Crazy Rich Asians by New York City-based Singaporean writer Kevin Kwan is a mock epic that centers on a clan of super-rich Chinese Singaporeans. It details the gossip, backbiting, and scheming that occurs when Nicholas Young, heir to one of Asia’s most massive fortunes, brings home his ABC (American-born Chinese) girlfriend, Rachel Chu, to the wedding of the season.
The book is a hoot, no doubt. Gloriously campy and absurdly soapy, it is a laugh-a-minute romp featuring the rich and Asian. (OK, OK, the rich and Chinese, but, whatever.) The novel’s female characters—Astrid, Nicholas’ glamorous cousin; Eleanor, his formidable mother; and Shang Su Yi, his eccentric grandmother—are richly drawn. (Nicholas’ is a bit of a “Gary Stu,” an annoyingly perfect character.)
And it’s through Rachel, the wide-eyed Asian-American interloper, that we view these mega-rich Asians’ excesses.
“Rachel’s squeaky-clean naiveté is a clever foil to the intricate workings of the high-glamour Asian set around her,” says Tash Aw, author of the forthcoming novel Five Star Billionaire, on NPR. “Chinese on the outside but all-American on the inside, she allows us to see the myriad nuances of intra-Asian culture that the novel goes to great lengths to show: the distinction between the old-Chinese traditions of Nanyang and contemporary Mainland habits; the snobbery attached to Asians who speak English with British rather than American accents; the history of the Peranakans; the fact that Singaporeans are considered by other Asians to be the most uptight of all overseas Chinese—the list is rich and colorful.”
So the question is, does Kwan’s portrayal of Singapore’s jet set ring true? “He gets the idiosyncratic details right: the market-savvy wives who day-trade and invest in property; the parsimonious practicality… ; the encyclopedic fashion knowledge; the Bible-study get-togethers; the way the whole milieu is interrelated by blood or marriage,” writes Janet Y.K. Lee in ELLE. “And he does a particularly good job of illustrating the divide, predictable enough, between mainland wealth and establishment money—an uneasy tension that is very real. In old-money parlance, mainland, when used as an adjective, has come to mean ‘crass,’ ‘in bad taste.'”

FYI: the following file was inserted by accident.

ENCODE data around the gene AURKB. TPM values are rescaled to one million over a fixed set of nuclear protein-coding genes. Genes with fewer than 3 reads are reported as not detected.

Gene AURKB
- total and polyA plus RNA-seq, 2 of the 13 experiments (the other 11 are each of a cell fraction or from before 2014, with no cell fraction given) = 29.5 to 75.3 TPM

And the author is himself a crazy rich Asian, so there’s that.
But as I read, all I could wonder was what might you, my many Singaporean readers, think about Crazy Rich Asians? Well, you might find Kwan’s expository footnotes a little too earnest. To wit: “Alamak and lah are the two most commonly used slang words in Singapore.” Or: “The Straits Chinese, also known as the Peranakans, are the descendants of late fifteenth- and sixteenth-century Chinese immigrants to the Malaya region during the colonial Era.” You would surely find his Singlish dialogue to be clunky at best. And you might bristle at the fact that, though much of the action takes place in multicultural Singapore, many of the book’s non-Chinese characters are “hired help.”
But do those things really matter? Crazy Rich Asians is a novel with the thinnest of plots that is as predictable as the many “society” beach reads that have come before it. The book’s only novelty is that it features rich, vulgar, brand-name-dropping conspicuous Asian consumers.
(Many thanks to Doubleday [Random House] for sending this book my way.)